Mozambique recently commissioned several gas thermal plants, the latest of which is a 420MW Combined Cycle Generation plant expected to start operating in 2024. According to BMI Research, gas-based generation is expected to increase by 18.1% annually through 2025. Mozambique’s first utility-scale solar power plant, a photovoltaic plant with a capacity of 40MW, was commissioned in Zambezia Province in 2019. There are numerous other renewable energy projects in development also expected to have significant growth over the next decade. 

In May 2023 the government announced the strategic partner to develop the new 1500MW hydro powerplant Mphanda Nkuwa. This consortium is being led by French company EDF.

Mozambique has frequent power shortages mainly due to extreme weather events, forcing EDM to resort to expensive emergency power solutions. This creates another opportunity for U.S. companies providing emergency and backup generation solutions. 

Finally, the government approved a new Electricity Law that simplifies permitting and concession processes for power generation projects particularly for off grid projects up to 10MW. This new law should boost private sector participation in power generation. 

Power Africa is a market-driven, U.S. Government-led public-private partnership aiming to double access to electricity in Sub-Saharan Africa. It offers tools and resources to private sector entities to facilitate doing business in sub-Saharan Africa’s power sector.  The Electrify Africa Act of 2015 Institutionalized Power Africa. Learn more about the full Power Africa toolbox or other opportunities offered by Power Africa.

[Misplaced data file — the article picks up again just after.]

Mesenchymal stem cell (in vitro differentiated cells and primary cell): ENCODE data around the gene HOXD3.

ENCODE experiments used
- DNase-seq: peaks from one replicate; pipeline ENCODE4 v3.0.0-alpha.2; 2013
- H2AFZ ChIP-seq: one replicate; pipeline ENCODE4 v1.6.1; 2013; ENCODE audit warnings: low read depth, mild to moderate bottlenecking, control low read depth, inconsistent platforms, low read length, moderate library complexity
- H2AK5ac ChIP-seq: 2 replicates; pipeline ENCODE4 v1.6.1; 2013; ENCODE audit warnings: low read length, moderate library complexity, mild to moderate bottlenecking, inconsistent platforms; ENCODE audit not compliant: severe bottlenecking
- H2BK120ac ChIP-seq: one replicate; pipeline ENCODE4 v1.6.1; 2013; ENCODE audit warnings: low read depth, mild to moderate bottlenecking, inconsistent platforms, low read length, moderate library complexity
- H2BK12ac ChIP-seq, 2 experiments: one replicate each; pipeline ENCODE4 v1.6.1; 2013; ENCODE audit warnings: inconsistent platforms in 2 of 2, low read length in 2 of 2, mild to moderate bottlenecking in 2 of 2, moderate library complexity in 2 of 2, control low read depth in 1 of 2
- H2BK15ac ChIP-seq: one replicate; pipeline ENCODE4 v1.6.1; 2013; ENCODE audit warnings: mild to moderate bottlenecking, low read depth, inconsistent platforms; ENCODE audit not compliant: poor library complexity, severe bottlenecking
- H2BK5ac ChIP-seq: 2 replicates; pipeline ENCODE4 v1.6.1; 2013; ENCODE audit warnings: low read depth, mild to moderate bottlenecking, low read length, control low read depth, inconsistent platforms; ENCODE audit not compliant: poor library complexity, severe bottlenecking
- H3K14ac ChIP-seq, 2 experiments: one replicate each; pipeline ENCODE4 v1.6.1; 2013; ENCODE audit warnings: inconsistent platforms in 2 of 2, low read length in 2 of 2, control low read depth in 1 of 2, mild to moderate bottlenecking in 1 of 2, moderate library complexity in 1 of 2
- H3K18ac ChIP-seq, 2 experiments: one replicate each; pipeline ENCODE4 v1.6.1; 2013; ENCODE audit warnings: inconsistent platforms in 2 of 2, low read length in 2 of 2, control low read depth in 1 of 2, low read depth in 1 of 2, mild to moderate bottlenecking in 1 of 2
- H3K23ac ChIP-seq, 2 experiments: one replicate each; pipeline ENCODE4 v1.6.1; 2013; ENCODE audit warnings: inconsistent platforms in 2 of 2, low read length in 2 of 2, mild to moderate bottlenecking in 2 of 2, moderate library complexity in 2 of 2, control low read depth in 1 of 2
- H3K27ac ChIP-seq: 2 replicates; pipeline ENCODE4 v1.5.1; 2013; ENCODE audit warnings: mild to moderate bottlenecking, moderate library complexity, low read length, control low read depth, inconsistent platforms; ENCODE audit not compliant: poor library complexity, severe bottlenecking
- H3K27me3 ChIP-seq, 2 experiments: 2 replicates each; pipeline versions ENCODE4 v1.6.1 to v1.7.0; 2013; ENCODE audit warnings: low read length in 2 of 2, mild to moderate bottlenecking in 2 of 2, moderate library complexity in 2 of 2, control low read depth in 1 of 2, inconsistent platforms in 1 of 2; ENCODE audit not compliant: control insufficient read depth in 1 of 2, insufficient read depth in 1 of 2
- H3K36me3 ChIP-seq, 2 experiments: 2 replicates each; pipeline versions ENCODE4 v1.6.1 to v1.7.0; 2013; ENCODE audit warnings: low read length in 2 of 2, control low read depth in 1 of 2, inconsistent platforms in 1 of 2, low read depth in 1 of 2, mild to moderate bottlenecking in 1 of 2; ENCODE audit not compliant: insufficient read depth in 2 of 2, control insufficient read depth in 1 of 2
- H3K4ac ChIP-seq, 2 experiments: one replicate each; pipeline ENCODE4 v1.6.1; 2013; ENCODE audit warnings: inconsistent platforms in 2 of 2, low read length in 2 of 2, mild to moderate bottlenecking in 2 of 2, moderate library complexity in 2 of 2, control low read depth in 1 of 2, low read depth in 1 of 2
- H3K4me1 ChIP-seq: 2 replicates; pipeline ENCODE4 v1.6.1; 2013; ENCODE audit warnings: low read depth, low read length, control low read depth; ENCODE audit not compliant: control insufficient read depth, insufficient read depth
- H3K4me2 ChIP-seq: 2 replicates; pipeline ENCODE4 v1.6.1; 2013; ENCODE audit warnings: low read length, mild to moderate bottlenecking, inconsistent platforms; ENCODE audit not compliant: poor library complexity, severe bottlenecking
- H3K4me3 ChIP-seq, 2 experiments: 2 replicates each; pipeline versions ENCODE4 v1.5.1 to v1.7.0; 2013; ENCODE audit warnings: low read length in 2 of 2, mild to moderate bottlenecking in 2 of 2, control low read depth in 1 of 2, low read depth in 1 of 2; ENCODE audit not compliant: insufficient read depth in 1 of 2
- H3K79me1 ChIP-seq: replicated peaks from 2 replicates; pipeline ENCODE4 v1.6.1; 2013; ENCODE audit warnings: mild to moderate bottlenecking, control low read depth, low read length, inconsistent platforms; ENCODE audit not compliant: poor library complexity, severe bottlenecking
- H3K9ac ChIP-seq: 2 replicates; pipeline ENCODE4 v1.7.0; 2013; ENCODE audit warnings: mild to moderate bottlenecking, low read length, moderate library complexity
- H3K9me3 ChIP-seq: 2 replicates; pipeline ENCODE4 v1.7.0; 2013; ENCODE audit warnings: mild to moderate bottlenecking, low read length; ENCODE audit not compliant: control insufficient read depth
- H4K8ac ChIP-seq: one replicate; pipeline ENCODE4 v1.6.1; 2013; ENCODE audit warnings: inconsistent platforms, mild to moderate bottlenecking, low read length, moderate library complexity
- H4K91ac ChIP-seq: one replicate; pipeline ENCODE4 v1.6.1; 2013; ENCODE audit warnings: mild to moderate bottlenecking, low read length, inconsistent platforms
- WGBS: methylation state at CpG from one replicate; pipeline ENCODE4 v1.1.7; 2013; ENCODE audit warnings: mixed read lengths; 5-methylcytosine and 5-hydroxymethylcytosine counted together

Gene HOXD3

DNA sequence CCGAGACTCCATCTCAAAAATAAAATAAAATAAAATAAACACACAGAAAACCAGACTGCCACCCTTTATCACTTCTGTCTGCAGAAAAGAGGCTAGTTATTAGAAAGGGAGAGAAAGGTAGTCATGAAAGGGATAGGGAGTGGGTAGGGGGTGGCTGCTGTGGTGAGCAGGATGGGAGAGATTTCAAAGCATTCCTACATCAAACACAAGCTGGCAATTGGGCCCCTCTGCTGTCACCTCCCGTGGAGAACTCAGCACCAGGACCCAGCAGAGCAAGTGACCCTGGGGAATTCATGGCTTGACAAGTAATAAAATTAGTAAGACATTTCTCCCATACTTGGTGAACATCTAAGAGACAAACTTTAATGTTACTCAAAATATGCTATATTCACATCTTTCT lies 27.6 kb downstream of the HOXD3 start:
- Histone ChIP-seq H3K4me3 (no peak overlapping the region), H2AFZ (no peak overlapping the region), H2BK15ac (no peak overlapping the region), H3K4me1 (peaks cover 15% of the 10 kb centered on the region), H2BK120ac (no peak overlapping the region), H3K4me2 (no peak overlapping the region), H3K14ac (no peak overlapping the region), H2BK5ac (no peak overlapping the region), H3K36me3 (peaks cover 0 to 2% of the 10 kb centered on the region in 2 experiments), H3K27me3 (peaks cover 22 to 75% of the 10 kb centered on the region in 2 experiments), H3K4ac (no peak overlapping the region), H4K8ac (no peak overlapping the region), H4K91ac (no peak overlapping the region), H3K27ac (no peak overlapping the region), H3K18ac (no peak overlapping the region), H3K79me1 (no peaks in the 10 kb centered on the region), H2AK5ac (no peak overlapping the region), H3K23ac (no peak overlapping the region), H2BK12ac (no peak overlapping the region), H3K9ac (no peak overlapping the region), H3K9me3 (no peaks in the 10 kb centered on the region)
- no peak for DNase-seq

Leading Sub-Sectors 

· Supply of equipment and services: 

· Turbines, engines  

· Generators 

· Cables and electrical components 

· Substation components 

· Transmission line components 

· Engineering, procurement, and construction (EPC) services 

· Financing and insurance services 

· Solar panels and wind turbines 

· Grid management software 

· Smart metering systems 


Mozambique’s domestic energy demand is increasing steadily and is expected to continue rising as the country industrializes. The Southern African Development Community (SADC) member countries are expected to have higher demand for power that could be met with Mozambican exports. 


The Mozambique-Zambia Interconnector will link the Mozambican and Zambian grids with two 400KV high-voltage alternating current (HVAC) lines at an approximate cost of $313 million.  

The Mozambique – Malawi interconnector at cost of $154 million funded by the World Bank, the European Bank, and the German state-owned bank KfW will help connect Malawi to SAPP through the existing grid in Mozambique.      


  • Mphanda Nkuwa Dam will be located downstream from Cahora Bassa on the Zambezi River and will have a capacity of 1,500MW.
  • The Renewable Energy Auctions Program in Mozambique (PROLER), developed with support from the European Union, is expected to conduct phased launches solar and wind project tenders in the 30-50MW range. 


  • Theft monitoring systems
  • Commercial and technical losses reduction solutions